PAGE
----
The Invulnerable, Floating Fort, Within The Outer Walls Of A Modern Battleship.

This brings us to the consideration of the monitor type. Take away from a battleship all that portion which is shown in our drawing in shaded lines above the water line; lower the barbettes until they rise only a few feet above the steel deck, and we have a ship of the general monitor type. The monitor is distinguished by very low freeboard - only a few inches in the extreme type - the absence of a heavy secondary battery and the possession of a main armament of heavy guns. Such a ship labors heavily in bad weather and is not intended for service at any distance from the coasts. To make a seagoing vessel out of her it would be necessary to add one, or even two decks, placing the guns well up above the water, after which changes she would be no longer a monitor, but a seagoing battleship.

In the cruiser type the protective deck does not extend across the ship at one level, but curves down to meet the hull at a point several feet below the water line. This sloping portion is made thicker than the flat portion, as in diagram No. II., where the deck is 3 inches thick on the flat and 6 inches on the slopes. In the case of the armored cruisers, a belt of vertical armor is carried at the water line and in all cruisers the V-shaped space between belt and sloping deck is filled in with coal or with some form of water-excluding material, such as corn-pith cellulose. In diagram II., which represents the fine armored cruiser "Brooklyn," it will be seen that before it could reach the engine room a shell would have to pass through 3 inches of vertical steel, about 6 feet of coal and 6 inches of inclined armor - a total resistance equal to 14 or 15 inches of solid steel. The guns and turning gear are protected by 5 1-2-inch steel turrets and 8-inch barbettes. The barbettes, it will be seen, do not extend continuously down to the armored deck, as in the battleship, for this would require a greater weight of armor than can be allowed. Consequently, the architect is only able to furnish the guns with a small armor-plated tube for protecting the ammunition in its passage from the magazines to the barbettes.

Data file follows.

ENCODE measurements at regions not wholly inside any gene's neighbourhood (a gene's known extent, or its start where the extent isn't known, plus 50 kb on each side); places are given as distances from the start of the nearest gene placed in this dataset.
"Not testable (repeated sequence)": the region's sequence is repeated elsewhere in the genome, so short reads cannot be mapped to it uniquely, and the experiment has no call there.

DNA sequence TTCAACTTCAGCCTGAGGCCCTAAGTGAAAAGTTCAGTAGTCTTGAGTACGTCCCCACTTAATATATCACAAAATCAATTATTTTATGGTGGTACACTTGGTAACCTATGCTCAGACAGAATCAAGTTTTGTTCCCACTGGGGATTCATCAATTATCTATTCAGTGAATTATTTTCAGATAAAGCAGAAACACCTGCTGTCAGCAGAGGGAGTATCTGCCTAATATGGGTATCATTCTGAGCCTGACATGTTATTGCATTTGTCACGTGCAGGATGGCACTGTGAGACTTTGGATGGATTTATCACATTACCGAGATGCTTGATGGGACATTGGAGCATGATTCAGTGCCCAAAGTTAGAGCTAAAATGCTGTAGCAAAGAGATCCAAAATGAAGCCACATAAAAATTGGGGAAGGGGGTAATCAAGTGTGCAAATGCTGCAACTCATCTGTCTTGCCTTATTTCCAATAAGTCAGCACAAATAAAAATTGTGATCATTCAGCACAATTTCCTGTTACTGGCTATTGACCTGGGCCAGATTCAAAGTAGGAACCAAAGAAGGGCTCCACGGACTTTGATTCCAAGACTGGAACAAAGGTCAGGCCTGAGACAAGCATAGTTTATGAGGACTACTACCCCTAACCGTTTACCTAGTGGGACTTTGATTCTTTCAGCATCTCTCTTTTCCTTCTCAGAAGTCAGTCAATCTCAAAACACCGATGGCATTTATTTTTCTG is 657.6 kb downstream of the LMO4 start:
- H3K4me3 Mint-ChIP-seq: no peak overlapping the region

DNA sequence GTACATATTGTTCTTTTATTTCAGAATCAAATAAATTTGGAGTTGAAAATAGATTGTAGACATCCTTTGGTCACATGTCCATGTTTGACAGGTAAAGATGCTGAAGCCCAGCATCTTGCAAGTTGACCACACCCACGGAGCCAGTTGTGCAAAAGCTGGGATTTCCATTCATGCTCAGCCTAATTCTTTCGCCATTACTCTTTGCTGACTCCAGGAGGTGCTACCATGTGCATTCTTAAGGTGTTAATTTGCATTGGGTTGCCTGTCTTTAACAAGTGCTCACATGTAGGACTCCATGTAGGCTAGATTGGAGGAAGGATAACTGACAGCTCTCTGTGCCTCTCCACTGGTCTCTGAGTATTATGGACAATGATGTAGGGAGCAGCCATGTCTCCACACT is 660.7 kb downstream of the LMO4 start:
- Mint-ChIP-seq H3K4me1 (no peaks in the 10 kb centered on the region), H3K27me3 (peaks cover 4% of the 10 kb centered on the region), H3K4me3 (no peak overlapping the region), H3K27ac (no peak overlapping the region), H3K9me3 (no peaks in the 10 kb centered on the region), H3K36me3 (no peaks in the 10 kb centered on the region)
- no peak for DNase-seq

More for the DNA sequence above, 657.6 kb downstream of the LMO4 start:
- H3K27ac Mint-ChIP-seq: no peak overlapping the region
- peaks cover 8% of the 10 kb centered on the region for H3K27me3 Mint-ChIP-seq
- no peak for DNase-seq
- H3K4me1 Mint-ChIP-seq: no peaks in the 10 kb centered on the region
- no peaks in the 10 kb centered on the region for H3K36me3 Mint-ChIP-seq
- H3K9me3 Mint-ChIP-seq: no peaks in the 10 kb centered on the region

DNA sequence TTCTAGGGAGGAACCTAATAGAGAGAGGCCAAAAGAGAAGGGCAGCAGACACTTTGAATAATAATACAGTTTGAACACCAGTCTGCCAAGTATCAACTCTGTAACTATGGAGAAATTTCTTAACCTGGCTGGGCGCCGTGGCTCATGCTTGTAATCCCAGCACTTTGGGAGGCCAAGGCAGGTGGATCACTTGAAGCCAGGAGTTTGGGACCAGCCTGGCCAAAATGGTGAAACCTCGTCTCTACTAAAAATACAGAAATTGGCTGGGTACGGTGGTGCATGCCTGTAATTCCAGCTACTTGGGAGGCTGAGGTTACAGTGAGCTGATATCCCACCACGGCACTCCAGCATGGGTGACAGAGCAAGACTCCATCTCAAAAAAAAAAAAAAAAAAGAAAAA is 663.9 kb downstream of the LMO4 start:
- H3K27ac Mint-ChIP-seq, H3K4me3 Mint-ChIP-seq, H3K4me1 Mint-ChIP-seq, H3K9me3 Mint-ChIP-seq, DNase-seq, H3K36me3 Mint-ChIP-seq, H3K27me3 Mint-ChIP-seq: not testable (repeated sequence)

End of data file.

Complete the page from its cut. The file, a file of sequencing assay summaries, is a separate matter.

In the protected cruiser the side armor at the water line disappears altogether, and dependence is placed entirely upon the sloping sides of the protective deck, the water-excluding cellulose and the 6 or 8 feet of coal which is stowed in the bunkers in the wake of the engines and boilers. The barbettes, turrets and armored ammunition tubes of the armored cruiser disappear, and their place is taken by comparatively light shields and casements of 4-inch steel which serve to protect the gun crews.

It will be seen from the above description that each class of vessel is only fitted to engage ships of its own type. The protected cruiser "Columbia" (No. I.) might, with her light 6 and 4 inch guns, hammer away all day at the "Indiana" (No. III.) without being able to do much more than knock the paint off the latter's 18-inch armor, whereas one well-directed shot from the 13-inch guns of the "Indiana" would be sufficient to sink or disable the "Columbia." The "Brooklyn" would fare better, and at close range her 8-inch guns might happen to penetrate the belt or turret armor of the "Indiana," but the issue of the duel would never be in doubt for an instant. A "Columbia" or a "Brooklyn" would show its heels to an "Indiana" or "Massachusetts," and their great speed would give them the option of refusing or accepting battle with almost any craft that is afloat upon the seas to-day.

It should be mentioned, in conclusion, that the dividing lines in the classification of warships are somewhat flexible.